We lived on the mountain-side in Darre-Ajay at the time. We had moved many houses over those few years but we were still new to the city and the country. We didn’t know many people, and we didn’t feel at home. The men went out looking for work, the rest of us stayed home. What else could we do! After all, we were strangers.
One day your father and Moallem returned home earlier than usual. They spoke of a war and deaths, and said the commander had reaped what he had sown. In the market, they had run into Musa Shaltaye from Watan. Musa had a story to tell.
The Pashi tribe captured Sang-e-Masha from the commander’s forces. The commander, his family and his men fled into the mountains.
The Pashi came to the village, set the commander’s house on fire, captured some of his men, killed his cattle, and tore up his authority to shreds. All the while, the commander hid behind the large rock slabs on the top of Jaaba mountain above the village, and watched all of this unfold.
The commander’s brother, a strong and bulky man, crawled up the Shikhi hill with a Kalashnikov in hand to attack the Pashi men. He was spotted and shot before he could get even close. He was killed there, and for 3 days his body lay out in the open.
Mullah Haydar had ran down to the valley stream to hide. The old man died there of a heart attack. The shock and fear killed him.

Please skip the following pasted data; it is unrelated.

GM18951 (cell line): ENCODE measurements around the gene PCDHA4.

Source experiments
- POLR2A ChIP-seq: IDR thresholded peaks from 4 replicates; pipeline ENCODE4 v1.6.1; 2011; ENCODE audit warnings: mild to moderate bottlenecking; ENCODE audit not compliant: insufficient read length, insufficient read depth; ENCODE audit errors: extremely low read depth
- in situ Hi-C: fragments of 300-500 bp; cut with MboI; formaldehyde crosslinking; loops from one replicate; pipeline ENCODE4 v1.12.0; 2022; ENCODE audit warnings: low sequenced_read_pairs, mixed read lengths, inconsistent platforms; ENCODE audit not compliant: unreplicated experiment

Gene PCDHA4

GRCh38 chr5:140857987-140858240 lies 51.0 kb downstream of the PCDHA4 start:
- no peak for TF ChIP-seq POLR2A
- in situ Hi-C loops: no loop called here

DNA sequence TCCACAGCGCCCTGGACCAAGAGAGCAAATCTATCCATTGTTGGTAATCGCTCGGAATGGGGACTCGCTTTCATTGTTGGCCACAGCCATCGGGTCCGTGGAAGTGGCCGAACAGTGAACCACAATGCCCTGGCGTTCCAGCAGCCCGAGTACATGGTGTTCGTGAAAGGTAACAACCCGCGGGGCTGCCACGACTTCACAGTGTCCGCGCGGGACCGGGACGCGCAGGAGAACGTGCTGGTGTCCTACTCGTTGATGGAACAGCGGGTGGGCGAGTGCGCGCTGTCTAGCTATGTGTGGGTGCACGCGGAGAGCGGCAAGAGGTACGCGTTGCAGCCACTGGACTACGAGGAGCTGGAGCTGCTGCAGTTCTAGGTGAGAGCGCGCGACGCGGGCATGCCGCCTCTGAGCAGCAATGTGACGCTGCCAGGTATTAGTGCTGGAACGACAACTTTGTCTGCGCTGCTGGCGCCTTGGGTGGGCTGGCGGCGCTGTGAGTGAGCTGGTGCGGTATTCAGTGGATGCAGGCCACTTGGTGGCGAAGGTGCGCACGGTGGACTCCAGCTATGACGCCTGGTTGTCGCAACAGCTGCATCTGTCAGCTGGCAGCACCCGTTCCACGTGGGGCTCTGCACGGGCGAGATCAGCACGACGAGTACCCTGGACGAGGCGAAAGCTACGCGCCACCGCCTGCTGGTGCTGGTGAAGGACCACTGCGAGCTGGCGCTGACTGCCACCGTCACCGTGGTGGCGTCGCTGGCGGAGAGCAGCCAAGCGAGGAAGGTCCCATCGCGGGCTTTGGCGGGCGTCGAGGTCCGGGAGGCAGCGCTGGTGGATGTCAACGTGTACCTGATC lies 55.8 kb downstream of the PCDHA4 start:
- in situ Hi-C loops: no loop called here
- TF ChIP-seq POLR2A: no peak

The Pashi then captured some villagers including your maternal uncle, and the commander’s right hand-men Mamay and Allaywar. Allaywar was captured as he tried to make his way up the Jaaba mountain with a bag full of food destined for the commander. Mamay was picked up from the village. The other men were released. Allaywar and Mamay were imprisoned taken all the way to Pashi.
Mamay’s son fled to hide in Mamoor Sarwar’s house in Sang-e-Masha. Later they found the kid dead under the pile of blankets he had used to hide himself.
In Pashi, the two prisoners Allaywar and Mamay were bound in chains and locked up in a bunker. They were roughed up, and denied water and food. It is said that the Pashi kept them starved and then, through the hole in the bunker roof threw down bits of bread. The guards also sprayed the bunker with salt powder to make the prisoners thirsty, and then gave them very little water. In the darkness of the bunker, the two prisoners were heard fighting over the little food and water they received.
The two died starved in that bunker. First, one died, and then, the other. Their chains never came off.
When their bodies were returned, they were said to be unrecognizable, the chains embedded in their flesh. They were buried along with the chains.
What the Pashi did was horrifying, but theirs was revenge for what had been done to them. In the weeks before they attacked, the commander’s men had ambushed a group of Pashi men. The Pashi commander Chamran had been wounded and chased into the hills. He had been found in a cave and shot dead. Other Pashi men had been imprisoned and brought to Dolna by the commander’s men. Lucky for them and unlucky for the commander, the Pashi men had managed to escape at night, and had found their way back to Pashi.
The Pashi tribe had been enraged by what had happened. Furious, their elders had mobilized their man to avenge their men and commander. And avenge, they did.
*Pashi = A Hazara tribe native to Ghazni
*Watan = Homeland